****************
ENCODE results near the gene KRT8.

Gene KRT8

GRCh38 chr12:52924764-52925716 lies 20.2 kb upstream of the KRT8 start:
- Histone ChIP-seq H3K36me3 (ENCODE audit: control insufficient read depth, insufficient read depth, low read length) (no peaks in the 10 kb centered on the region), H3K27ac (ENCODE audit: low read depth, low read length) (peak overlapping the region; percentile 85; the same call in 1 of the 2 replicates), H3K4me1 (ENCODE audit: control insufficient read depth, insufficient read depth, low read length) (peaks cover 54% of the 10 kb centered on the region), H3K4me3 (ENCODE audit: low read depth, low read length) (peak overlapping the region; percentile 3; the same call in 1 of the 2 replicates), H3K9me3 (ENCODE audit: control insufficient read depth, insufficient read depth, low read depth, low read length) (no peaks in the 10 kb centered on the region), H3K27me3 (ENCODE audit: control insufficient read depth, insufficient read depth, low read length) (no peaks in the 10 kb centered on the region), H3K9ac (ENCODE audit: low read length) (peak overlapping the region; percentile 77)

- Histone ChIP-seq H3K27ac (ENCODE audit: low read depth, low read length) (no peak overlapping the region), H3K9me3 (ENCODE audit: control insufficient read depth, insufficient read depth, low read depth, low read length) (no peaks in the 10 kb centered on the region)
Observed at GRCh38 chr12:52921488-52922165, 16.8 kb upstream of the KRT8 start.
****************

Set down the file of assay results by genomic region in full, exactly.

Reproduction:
ENCODE results near the gene KRT8.

Gene KRT8

GRCh38 chr12:52924764-52925716 lies 20.2 kb upstream of the KRT8 start:
- Histone ChIP-seq H3K36me3 (ENCODE audit: control insufficient read depth, insufficient read depth, low read length) (no peaks in the 10 kb centered on the region), H3K27ac (ENCODE audit: low read depth, low read length) (peak overlapping the region; percentile 85; the same call in 1 of the 2 replicates), H3K4me1 (ENCODE audit: control insufficient read depth, insufficient read depth, low read length) (peaks cover 54% of the 10 kb centered on the region), H3K4me3 (ENCODE audit: low read depth, low read length) (peak overlapping the region; percentile 3; the same call in 1 of the 2 replicates), H3K9me3 (ENCODE audit: control insufficient read depth, insufficient read depth, low read depth, low read length) (no peaks in the 10 kb centered on the region), H3K27me3 (ENCODE audit: control insufficient read depth, insufficient read depth, low read length) (no peaks in the 10 kb centered on the region), H3K9ac (ENCODE audit: low read length) (peak overlapping the region; percentile 77)

- Histone ChIP-seq H3K27ac (ENCODE audit: low read depth, low read length) (no peak overlapping the region), H3K9me3 (ENCODE audit: control insufficient read depth, insufficient read depth, low read depth, low read length) (no peaks in the 10 kb centered on the region)
Observed at GRCh38 chr12:52921488-52922165, 16.8 kb upstream of the KRT8 start.